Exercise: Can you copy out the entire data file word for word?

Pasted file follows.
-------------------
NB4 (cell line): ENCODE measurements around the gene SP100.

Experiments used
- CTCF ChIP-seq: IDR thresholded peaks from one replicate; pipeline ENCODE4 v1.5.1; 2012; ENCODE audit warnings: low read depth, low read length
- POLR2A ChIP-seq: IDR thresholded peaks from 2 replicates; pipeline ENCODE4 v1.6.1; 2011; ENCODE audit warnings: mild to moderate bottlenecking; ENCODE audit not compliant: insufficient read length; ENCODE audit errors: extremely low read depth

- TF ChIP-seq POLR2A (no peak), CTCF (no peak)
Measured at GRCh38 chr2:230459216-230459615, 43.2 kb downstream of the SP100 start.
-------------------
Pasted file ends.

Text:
NB4 (cell line): ENCODE measurements around the gene SP100.

Experiments used
- CTCF ChIP-seq: IDR thresholded peaks from one replicate; pipeline ENCODE4 v1.5.1; 2012; ENCODE audit warnings: low read depth, low read length
- POLR2A ChIP-seq: IDR thresholded peaks from 2 replicates; pipeline ENCODE4 v1.6.1; 2011; ENCODE audit warnings: mild to moderate bottlenecking; ENCODE audit not compliant: insufficient read length; ENCODE audit errors: extremely low read depth

- TF ChIP-seq POLR2A (no peak), CTCF (no peak)
Measured at GRCh38 chr2:230459216-230459615, 43.2 kb downstream of the SP100 start.